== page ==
By 1980 urban-related courses existed throughout the curriculum, including “Black Urban America, 1870–1970” and “The Anthropology of the City,” but there was little coordination among them. The Science, Technology and Society (STS) Program provided a sub-concentration on “Selected Problems in Urban Life” in 1977 with a focus on theoretical issues. Students interested in more applied urban issues often found that they needed to create an independent course of study with advisors from several departments. These issues came to a head in 1980, when a student who wanted to study the development of Poughkeepsie’s Main Mall had difficulty finding an appropriate major among existing departments and programs. At this point students interested in studying cities and urban problems had three choices: they could major in one of the existing departments, such as History, Art/Architecture, Sociology, Political Science or Geography; or in one of the multidisciplinary concentrations, such as American Culture, Africana Studies, and STS . In addition, students could create an independent major, which many did.
In an attempt to create a more coherent set of courses for such students, the Urban Studies Program evolved out of a discussion among four faculty members in the late 1970s: Griffen (History), Richard Pommer (Art and Architectural History), E. Jean Pin (Sociology), and Flad (Geography). They presented a proposal to the Committee on Curricular Policy and a program emerged in several steps. In 1981–82 the first co-taught interdepartmental course titled “Introduction to Urban Studies” was offered. The following year an Independent Program Advisory Committee was formed of four faculty: Pommer, Pin, Flad, and Joyce Bickerstaff Riley from Africana Studies. At this point, students could focus on one of four areas: The City in the History of Civilization; Architecture and Urban Design; Community Development and Planning; and Urban Policy and Administration.
In 1983–84 a full-fledged multidisciplinary concentration began with Pin as director, along with an advising committee that included Flad, Griffen, Lawrence Mamiya (Africana Studies and Religion), Pommer, and Fred Rosen (Economics), while Fairservis taught the “Introduction to Urban Studies.” The next year Rosen became director, and in 1986–87 the program continued to expand with courses distributed in two “tracks”: (1) Architecture and Urban Design and (2) Urban Policy and Community Planning. Pommer became director and Brian Godfrey (Geography) joined the advising committee and co-taught the introductory course with Sidney Plotkin (Political Science) three times. Other participating faculty members included Fairservis, Peter Huenink (Art), M. Rachel Kitzinger (Classics), and Anthony Wohl (History). In the 1990s other faculty became involved and directors changed to involve other disciplines. By the early 21st century, James Challey (Physics and STS), Robin Trainor (Education), Pinar Batur (Sociology), and Leonard Nevarez (Sociology) had all directed the program, and the steering committee also included Nicholas Adams and Tobias Amborst (Architecture), Lisa Brawley (American Culture and Urban Studies), Timothy Koechlin (International and Urban Studies), Erin McCloskey (Education), Lydia Murdoch (History), and Tyrone Simpson (English).
The Urban Studies Program continued to evolve as multidisciplinary pedagogies became more complex and creative. New courses included the literary-based “The American City: Understanding Life in the Urban Maze,” “Shades of the Urban,” and “The City as Fragments” (crosslisted with Media Studies), along with the Poughkeepsie Institute, a field-and-project based class co-taught by Peter Leonard and cooperatively organized with four other regional institutions of higher learning. The two sub-concentrations noted above had been eliminated in 1996, but field study remained an integral part of the program. Field courses further afield began in 1997 with Urban Studies 350, “New York City as a Social Laboratory.” To encourage the use of local resources, as Lucy Salmon had required of her students, in 2006 the program produced “A Digital Tour of Poughkeepsie” with a focus on the city’s neighborhoods. The subsequent publication of Flad and Griffen’s Main Street to Mainframes: Landscape and Social Change in Poughkeepsie similarly resulted from a long-term multidisciplinary collaboration. During the first 25 years of the Urban Studies Program, 131 students completed senior theses on topics ranging from John Clarke’s Once Around the Park: Planning Takes Shape in Central Manhattan in 1984 to Claire Mocha’s Architecture of Legitimacy: A Critical Look at the Use of Architecture in the Construction of National Modernities in 2009. Increasing student interest in such urban topics bodes well for the future.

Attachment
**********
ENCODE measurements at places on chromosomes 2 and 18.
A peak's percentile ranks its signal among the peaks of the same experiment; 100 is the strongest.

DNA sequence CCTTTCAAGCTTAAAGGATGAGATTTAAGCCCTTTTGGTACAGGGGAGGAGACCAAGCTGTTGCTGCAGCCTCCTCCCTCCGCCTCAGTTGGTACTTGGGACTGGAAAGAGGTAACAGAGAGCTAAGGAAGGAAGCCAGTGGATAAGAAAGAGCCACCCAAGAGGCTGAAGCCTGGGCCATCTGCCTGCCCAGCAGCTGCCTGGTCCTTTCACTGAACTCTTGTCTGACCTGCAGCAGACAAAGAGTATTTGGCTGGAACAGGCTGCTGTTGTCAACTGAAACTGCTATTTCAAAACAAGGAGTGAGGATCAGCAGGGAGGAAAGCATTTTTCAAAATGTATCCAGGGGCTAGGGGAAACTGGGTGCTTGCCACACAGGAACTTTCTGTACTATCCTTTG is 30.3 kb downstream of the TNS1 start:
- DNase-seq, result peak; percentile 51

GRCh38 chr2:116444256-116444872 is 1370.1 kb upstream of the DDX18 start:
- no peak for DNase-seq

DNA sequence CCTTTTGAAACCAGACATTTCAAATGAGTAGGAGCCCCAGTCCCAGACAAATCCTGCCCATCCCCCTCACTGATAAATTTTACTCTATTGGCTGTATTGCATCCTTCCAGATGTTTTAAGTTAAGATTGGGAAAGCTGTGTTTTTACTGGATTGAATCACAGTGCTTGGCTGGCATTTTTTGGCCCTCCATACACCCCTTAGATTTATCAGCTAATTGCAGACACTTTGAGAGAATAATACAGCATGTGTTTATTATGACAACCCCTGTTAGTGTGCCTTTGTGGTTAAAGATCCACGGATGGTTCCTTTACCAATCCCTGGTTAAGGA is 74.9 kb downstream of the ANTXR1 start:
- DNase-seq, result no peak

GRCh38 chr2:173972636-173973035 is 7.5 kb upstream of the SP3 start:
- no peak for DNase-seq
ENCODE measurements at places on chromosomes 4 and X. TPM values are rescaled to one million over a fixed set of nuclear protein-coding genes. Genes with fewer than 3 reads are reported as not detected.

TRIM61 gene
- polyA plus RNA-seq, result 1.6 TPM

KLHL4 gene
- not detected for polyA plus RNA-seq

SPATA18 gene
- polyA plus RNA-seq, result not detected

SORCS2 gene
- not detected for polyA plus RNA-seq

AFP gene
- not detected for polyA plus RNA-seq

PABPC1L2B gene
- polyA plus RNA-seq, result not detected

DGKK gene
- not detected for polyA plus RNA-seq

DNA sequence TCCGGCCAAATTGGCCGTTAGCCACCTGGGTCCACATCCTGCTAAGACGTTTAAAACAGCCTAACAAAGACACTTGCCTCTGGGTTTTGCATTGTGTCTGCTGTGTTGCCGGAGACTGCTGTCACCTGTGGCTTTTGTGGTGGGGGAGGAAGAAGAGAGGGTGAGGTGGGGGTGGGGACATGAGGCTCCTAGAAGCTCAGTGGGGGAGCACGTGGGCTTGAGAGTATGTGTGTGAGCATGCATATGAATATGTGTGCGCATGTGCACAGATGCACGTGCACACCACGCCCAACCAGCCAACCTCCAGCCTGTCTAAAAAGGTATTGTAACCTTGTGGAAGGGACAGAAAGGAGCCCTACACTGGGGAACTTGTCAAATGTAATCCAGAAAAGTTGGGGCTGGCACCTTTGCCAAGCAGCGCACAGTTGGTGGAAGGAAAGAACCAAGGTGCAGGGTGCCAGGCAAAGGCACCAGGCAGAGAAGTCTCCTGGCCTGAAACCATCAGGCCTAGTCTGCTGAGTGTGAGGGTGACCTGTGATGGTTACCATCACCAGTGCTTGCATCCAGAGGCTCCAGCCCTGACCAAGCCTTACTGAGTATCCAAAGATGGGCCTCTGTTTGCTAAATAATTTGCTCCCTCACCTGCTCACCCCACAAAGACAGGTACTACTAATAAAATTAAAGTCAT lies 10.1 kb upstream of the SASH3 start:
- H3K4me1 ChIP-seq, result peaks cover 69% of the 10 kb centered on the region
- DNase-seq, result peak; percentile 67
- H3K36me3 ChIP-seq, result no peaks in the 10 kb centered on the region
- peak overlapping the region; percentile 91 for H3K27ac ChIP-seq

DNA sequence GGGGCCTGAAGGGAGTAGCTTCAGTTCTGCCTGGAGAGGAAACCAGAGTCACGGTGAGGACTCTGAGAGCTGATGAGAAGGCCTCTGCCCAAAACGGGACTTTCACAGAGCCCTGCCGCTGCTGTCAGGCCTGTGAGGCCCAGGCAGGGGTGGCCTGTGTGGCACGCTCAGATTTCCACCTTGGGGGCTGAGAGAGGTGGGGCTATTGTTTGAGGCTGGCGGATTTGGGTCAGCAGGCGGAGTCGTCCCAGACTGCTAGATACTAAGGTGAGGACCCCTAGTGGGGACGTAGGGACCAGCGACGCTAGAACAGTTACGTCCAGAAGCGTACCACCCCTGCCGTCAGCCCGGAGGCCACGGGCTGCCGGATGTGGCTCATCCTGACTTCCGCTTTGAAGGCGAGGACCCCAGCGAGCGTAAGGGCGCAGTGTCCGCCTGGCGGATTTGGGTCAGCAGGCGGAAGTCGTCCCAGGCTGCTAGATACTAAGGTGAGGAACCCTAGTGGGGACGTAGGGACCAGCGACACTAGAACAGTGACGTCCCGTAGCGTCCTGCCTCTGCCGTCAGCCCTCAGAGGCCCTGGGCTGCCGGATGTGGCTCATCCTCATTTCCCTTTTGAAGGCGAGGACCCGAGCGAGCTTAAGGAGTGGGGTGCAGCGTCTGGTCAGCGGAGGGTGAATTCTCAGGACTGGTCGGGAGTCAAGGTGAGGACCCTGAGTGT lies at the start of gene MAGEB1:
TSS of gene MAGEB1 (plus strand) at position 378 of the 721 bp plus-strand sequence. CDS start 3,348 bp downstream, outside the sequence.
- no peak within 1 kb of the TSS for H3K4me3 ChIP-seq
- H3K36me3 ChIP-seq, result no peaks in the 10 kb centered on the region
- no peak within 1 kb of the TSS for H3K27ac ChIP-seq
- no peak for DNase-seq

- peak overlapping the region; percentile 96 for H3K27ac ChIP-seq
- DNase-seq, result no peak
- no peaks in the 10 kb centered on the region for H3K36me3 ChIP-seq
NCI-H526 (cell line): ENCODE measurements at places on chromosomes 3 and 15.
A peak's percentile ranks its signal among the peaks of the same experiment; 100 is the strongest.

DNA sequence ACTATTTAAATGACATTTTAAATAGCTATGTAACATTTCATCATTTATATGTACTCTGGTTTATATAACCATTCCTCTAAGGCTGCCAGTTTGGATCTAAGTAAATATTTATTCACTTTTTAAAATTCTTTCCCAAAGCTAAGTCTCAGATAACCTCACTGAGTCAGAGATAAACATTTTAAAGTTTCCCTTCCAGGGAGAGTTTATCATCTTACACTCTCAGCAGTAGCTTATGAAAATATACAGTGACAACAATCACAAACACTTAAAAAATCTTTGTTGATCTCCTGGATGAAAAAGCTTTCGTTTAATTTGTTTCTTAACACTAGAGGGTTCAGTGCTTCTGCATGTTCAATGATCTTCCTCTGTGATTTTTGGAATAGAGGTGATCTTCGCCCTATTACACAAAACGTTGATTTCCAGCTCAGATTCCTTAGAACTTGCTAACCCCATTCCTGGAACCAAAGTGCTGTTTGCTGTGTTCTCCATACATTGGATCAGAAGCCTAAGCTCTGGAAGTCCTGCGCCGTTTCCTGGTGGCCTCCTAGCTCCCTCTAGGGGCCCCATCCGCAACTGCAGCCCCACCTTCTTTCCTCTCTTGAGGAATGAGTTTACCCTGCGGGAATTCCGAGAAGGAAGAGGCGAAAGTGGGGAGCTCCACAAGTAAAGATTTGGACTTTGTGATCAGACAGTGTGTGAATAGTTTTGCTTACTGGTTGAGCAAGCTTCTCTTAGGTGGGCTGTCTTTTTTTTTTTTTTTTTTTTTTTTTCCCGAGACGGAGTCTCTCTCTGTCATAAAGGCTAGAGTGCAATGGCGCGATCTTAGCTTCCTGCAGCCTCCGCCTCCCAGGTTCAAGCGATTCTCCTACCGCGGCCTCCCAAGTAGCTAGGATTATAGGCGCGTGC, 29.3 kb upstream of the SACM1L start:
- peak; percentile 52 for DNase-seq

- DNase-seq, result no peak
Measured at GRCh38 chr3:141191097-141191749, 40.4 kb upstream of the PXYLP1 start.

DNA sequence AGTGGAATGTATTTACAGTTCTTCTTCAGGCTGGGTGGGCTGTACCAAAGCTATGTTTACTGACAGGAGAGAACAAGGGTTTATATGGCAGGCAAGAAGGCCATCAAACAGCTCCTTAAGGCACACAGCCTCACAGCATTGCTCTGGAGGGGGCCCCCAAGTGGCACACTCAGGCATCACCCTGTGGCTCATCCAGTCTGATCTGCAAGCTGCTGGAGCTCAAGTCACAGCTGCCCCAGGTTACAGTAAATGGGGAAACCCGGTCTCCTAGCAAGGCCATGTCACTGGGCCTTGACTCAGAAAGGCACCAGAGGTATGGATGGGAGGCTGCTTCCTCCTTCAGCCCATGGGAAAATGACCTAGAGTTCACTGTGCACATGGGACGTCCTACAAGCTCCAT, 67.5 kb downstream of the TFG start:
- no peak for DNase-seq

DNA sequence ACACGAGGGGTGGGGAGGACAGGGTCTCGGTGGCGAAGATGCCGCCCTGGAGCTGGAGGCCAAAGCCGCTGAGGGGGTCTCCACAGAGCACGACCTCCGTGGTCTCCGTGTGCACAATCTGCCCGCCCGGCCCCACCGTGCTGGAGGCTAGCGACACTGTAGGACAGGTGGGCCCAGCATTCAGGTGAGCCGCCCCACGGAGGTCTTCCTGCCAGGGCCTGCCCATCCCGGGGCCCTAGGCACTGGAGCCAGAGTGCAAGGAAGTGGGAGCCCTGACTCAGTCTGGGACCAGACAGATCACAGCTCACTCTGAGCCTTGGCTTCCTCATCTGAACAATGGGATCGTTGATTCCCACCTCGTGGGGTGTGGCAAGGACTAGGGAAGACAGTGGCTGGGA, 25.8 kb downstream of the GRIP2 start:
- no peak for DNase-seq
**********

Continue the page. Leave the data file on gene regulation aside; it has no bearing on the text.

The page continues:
I thank Elysia Glover, the 2010–11 academic intern in Urban Studies, and Brian J. Godfrey, current program director, for help in editing and uncovering research materials.
1Lucy Maynard Salmon, Main Street, Poughkeepsie, NY, 1915, reprinted in Nicholas Adams and Bonnie G. Smith (eds.), History and Texture of Modern Life: Selected Essays/Lucy Maynard Salmon, Philadelphia, 2001; see also Clyde Griffen, “Pursuing Municipal Reform in Poughkeepsie: From Lucy Maynard Salmon to the Women’s City and County Club,” The Hudson River Valley Review, 23, 2 (Spring 2007); Harvey K. Flad and Clyde Griffen, Main Street to Mainframes: Landscape and Social Change in Poughkeepsie, Albany, 2009.
2Chara Haeussler Bohar, Go to the Sources: Lucy Maynard Salmon and the Teaching of History, 2004.
3Elizabeth A. Daniels, Bridges to the World: Henry Noble MacCracken and Vassar College, Clinton Corners, 1994, p. 175.
4Lockwood quoted in Daniels, Bridges to the World, ibid.
5Clyde and Sally Griffen, Natives and Newcomers: The Ordering of Opportunity in Mid-Nineteenth-Century Poughkeepsie, Cambridge, MA, 1978.
** “The Social Museum in Blodgett Hall was first opened with an exhibition entitled “The Development of Housing in New York City.” At the exhibition, Eleanor Roosevelt spoke on women and housing in connection with a conference on housing held on November 5 and 6, 1937. Seated on the far right is Helen D. Lockwood, professor of English. The students in Lockwood’s Public Discussion class helped mount many of the museum’s exhibits. To Lockwood’s left is her collaborator, Genevieve [sic] Lamson, professor of geography.”
[Photograph on page 72 in Maryann Bruno and Elizabeth A. Daniels, Vassar College, The College History Series, Charleston, SC, 2001.]